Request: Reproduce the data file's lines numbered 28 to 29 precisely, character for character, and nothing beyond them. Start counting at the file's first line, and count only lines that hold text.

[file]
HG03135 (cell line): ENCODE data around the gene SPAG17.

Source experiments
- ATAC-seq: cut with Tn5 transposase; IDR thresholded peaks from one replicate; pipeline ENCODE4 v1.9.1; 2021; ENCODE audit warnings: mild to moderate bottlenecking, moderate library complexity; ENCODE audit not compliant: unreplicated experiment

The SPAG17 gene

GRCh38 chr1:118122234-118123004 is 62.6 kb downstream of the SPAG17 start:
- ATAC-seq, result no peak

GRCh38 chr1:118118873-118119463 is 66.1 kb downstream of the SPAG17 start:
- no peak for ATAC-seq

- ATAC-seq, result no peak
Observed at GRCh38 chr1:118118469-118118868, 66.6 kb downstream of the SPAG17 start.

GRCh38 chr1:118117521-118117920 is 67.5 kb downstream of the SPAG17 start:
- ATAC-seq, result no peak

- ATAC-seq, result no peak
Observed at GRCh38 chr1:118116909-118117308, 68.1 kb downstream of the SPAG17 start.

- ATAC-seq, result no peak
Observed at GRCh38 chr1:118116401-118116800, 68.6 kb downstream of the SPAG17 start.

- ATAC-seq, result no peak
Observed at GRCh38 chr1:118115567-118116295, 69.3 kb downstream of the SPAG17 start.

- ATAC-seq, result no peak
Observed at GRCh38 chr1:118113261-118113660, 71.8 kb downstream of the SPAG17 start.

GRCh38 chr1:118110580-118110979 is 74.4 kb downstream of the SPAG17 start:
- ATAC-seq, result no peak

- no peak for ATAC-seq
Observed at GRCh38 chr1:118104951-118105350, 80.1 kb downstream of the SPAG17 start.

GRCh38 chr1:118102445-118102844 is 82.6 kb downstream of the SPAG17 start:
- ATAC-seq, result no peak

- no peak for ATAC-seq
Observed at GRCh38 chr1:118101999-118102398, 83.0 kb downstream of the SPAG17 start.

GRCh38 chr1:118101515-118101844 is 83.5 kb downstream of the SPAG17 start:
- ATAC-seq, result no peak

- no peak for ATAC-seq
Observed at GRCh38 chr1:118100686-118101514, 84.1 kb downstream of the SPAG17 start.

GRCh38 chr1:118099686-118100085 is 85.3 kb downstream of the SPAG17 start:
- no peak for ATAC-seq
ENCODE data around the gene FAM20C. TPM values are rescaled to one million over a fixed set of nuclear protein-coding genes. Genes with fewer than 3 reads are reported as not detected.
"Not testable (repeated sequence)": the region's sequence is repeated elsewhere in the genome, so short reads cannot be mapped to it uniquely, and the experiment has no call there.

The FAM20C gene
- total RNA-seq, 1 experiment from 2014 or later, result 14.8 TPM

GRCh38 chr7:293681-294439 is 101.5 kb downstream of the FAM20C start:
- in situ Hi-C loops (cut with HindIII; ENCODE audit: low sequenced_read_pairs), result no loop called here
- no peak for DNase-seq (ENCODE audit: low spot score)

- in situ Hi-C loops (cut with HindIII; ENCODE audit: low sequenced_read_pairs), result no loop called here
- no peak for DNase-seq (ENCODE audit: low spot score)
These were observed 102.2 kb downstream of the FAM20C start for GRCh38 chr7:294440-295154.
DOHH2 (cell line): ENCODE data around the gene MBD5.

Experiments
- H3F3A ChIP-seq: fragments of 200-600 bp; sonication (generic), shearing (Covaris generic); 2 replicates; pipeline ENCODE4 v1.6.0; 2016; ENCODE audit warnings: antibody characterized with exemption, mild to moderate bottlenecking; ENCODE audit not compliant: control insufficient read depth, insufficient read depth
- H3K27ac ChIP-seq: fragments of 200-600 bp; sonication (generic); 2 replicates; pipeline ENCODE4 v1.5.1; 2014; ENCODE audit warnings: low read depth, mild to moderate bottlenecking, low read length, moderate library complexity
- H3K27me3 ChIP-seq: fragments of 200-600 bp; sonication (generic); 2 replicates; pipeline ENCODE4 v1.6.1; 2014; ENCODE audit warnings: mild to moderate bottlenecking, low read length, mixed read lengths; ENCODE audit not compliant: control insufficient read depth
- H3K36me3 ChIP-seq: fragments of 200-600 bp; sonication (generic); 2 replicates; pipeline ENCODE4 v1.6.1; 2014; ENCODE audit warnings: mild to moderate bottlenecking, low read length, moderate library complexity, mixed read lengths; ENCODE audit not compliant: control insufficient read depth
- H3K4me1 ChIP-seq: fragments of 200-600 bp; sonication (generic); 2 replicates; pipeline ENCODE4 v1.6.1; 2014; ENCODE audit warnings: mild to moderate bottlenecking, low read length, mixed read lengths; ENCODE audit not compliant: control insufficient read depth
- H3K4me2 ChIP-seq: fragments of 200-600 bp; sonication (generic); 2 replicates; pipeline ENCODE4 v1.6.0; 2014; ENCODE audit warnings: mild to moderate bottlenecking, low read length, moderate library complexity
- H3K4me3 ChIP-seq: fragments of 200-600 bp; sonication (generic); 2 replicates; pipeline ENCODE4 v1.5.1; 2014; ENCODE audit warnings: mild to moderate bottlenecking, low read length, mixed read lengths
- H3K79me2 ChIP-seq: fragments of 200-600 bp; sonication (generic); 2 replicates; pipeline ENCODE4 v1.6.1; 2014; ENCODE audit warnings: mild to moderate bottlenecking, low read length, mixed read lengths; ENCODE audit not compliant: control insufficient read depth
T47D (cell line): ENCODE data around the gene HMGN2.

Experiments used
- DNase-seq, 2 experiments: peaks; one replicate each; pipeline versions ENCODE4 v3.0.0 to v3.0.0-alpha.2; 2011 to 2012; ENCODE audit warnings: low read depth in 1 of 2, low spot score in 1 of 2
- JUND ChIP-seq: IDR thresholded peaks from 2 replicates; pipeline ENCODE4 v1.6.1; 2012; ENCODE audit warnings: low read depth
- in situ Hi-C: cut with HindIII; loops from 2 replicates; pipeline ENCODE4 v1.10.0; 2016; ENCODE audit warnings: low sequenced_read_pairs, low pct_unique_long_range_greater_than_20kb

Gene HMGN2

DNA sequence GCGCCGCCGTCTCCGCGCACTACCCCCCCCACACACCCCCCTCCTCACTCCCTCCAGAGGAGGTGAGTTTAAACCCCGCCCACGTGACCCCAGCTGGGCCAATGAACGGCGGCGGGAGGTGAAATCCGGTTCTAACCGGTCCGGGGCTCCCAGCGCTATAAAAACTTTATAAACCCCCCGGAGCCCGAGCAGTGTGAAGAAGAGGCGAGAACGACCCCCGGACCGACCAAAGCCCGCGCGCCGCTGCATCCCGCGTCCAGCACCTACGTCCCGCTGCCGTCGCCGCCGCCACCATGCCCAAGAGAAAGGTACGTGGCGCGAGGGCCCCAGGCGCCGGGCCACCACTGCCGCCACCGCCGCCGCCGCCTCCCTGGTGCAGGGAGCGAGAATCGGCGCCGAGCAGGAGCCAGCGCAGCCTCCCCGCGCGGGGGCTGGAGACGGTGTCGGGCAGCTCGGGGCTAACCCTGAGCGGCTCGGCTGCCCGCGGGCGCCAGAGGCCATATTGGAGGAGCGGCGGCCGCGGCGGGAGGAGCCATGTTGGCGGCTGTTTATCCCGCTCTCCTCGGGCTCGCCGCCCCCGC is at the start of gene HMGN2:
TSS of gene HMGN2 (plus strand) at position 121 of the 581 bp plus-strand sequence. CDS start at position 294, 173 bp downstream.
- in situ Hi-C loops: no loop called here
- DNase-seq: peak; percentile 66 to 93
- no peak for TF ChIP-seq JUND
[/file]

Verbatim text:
Observed at GRCh38 chr1:118101999-118102398, 83.0 kb downstream of the SPAG17 start.

GRCh38 chr1:118101515-118101844 is 83.5 kb downstream of the SPAG17 start: